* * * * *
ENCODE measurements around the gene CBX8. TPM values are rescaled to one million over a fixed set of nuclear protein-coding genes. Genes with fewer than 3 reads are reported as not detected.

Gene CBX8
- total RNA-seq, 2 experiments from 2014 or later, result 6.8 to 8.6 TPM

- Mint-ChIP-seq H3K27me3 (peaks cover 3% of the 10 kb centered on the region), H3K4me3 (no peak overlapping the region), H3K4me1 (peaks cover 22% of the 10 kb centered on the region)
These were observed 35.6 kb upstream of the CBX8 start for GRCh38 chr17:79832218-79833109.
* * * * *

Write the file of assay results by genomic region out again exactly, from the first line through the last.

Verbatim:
ENCODE measurements around the gene CBX8. TPM values are rescaled to one million over a fixed set of nuclear protein-coding genes. Genes with fewer than 3 reads are reported as not detected.

Gene CBX8
- total RNA-seq, 2 experiments from 2014 or later, result 6.8 to 8.6 TPM

- Mint-ChIP-seq H3K27me3 (peaks cover 3% of the 10 kb centered on the region), H3K4me3 (no peak overlapping the region), H3K4me1 (peaks cover 22% of the 10 kb centered on the region)
These were observed 35.6 kb upstream of the CBX8 start for GRCh38 chr17:79832218-79833109.